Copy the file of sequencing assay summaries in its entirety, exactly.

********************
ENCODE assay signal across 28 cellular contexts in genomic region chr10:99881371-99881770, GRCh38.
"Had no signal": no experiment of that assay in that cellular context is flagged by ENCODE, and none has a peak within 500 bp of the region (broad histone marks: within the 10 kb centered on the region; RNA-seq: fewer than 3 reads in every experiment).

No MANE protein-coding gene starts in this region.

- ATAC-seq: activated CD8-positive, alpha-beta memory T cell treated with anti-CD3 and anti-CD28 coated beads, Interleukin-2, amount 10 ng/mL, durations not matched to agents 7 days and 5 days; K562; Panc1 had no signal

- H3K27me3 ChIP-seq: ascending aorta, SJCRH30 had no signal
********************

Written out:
ENCODE assay signal across 28 cellular contexts in genomic region chr10:99881371-99881770, GRCh38.
"Had no signal": no experiment of that assay in that cellular context is flagged by ENCODE, and none has a peak within 500 bp of the region (broad histone marks: within the 10 kb centered on the region; RNA-seq: fewer than 3 reads in every experiment).

No MANE protein-coding gene starts in this region.

- ATAC-seq: activated CD8-positive, alpha-beta memory T cell treated with anti-CD3 and anti-CD28 coated beads, Interleukin-2, amount 10 ng/mL, durations not matched to agents 7 days and 5 days; K562; Panc1 had no signal

- H3K27me3 ChIP-seq: ascending aorta, SJCRH30 had no signal